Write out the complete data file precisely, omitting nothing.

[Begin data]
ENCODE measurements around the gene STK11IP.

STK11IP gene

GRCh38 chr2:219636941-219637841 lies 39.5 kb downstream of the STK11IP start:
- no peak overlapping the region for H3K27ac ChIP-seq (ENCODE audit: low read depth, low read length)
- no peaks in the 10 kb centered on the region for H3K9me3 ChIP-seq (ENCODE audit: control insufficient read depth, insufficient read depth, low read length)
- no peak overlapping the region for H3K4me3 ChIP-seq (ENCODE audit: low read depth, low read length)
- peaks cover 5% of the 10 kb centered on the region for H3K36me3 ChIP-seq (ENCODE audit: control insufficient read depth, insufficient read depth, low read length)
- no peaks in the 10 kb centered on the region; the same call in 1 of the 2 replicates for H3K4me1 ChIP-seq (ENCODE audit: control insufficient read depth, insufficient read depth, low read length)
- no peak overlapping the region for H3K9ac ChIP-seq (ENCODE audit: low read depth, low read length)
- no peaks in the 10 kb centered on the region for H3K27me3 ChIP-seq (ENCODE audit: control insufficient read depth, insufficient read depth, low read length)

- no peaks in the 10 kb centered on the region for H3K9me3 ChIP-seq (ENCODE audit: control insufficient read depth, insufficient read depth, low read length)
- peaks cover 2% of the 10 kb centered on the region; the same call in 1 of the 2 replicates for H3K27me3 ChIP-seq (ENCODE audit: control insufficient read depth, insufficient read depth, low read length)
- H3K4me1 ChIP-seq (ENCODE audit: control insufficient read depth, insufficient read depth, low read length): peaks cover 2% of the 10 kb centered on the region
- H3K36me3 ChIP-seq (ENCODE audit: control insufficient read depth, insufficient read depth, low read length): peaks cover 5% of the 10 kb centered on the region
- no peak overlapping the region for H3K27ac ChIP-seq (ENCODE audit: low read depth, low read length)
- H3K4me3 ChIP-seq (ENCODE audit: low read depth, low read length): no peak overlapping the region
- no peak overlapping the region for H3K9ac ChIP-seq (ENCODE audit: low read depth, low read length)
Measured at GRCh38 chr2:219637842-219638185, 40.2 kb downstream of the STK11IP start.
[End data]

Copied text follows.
ENCODE measurements around the gene STK11IP.

STK11IP gene

GRCh38 chr2:219636941-219637841 lies 39.5 kb downstream of the STK11IP start:
- no peak overlapping the region for H3K27ac ChIP-seq (ENCODE audit: low read depth, low read length)
- no peaks in the 10 kb centered on the region for H3K9me3 ChIP-seq (ENCODE audit: control insufficient read depth, insufficient read depth, low read length)
- no peak overlapping the region for H3K4me3 ChIP-seq (ENCODE audit: low read depth, low read length)
- peaks cover 5% of the 10 kb centered on the region for H3K36me3 ChIP-seq (ENCODE audit: control insufficient read depth, insufficient read depth, low read length)
- no peaks in the 10 kb centered on the region; the same call in 1 of the 2 replicates for H3K4me1 ChIP-seq (ENCODE audit: control insufficient read depth, insufficient read depth, low read length)
- no peak overlapping the region for H3K9ac ChIP-seq (ENCODE audit: low read depth, low read length)
- no peaks in the 10 kb centered on the region for H3K27me3 ChIP-seq (ENCODE audit: control insufficient read depth, insufficient read depth, low read length)

- no peaks in the 10 kb centered on the region for H3K9me3 ChIP-seq (ENCODE audit: control insufficient read depth, insufficient read depth, low read length)
- peaks cover 2% of the 10 kb centered on the region; the same call in 1 of the 2 replicates for H3K27me3 ChIP-seq (ENCODE audit: control insufficient read depth, insufficient read depth, low read length)
- H3K4me1 ChIP-seq (ENCODE audit: control insufficient read depth, insufficient read depth, low read length): peaks cover 2% of the 10 kb centered on the region
- H3K36me3 ChIP-seq (ENCODE audit: control insufficient read depth, insufficient read depth, low read length): peaks cover 5% of the 10 kb centered on the region
- no peak overlapping the region for H3K27ac ChIP-seq (ENCODE audit: low read depth, low read length)
- H3K4me3 ChIP-seq (ENCODE audit: low read depth, low read length): no peak overlapping the region
- no peak overlapping the region for H3K9ac ChIP-seq (ENCODE audit: low read depth, low read length)
Measured at GRCh38 chr2:219637842-219638185, 40.2 kb downstream of the STK11IP start.